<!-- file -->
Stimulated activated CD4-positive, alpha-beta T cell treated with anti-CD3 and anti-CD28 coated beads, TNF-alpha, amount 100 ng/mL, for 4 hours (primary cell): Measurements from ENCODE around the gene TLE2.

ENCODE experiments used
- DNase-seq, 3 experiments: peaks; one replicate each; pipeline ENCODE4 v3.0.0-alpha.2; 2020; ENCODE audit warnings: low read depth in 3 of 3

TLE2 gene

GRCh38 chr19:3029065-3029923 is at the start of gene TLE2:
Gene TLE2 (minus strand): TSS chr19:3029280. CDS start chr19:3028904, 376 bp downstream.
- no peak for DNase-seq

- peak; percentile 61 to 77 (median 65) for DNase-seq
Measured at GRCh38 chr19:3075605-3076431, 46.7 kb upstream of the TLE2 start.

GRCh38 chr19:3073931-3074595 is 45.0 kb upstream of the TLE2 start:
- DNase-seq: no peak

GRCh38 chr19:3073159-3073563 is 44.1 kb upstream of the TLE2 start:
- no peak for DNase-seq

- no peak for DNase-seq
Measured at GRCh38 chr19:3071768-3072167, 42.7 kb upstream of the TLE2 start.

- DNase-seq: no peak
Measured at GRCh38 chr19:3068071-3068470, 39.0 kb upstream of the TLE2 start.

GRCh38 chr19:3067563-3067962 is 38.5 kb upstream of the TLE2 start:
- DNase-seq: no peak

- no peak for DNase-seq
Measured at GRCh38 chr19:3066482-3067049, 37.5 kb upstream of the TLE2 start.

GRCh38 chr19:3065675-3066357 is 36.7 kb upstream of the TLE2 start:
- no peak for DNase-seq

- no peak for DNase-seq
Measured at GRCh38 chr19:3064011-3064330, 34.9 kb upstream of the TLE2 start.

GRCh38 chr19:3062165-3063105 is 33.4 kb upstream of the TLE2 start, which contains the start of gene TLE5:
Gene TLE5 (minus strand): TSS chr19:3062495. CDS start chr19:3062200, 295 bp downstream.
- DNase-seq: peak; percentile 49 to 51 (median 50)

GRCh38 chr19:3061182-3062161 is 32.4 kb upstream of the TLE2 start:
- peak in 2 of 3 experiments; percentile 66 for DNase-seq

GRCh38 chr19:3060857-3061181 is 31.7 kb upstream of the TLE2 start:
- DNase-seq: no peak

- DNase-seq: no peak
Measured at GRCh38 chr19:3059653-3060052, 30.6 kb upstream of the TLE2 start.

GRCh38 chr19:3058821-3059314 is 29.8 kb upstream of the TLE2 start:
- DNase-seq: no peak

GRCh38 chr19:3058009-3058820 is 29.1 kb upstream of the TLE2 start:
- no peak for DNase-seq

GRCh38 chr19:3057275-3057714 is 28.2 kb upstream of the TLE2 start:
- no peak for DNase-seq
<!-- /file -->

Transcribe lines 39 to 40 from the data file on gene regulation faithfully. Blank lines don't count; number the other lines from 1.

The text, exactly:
GRCh38 chr19:3057275-3057714 is 28.2 kb upstream of the TLE2 start:
- no peak for DNase-seq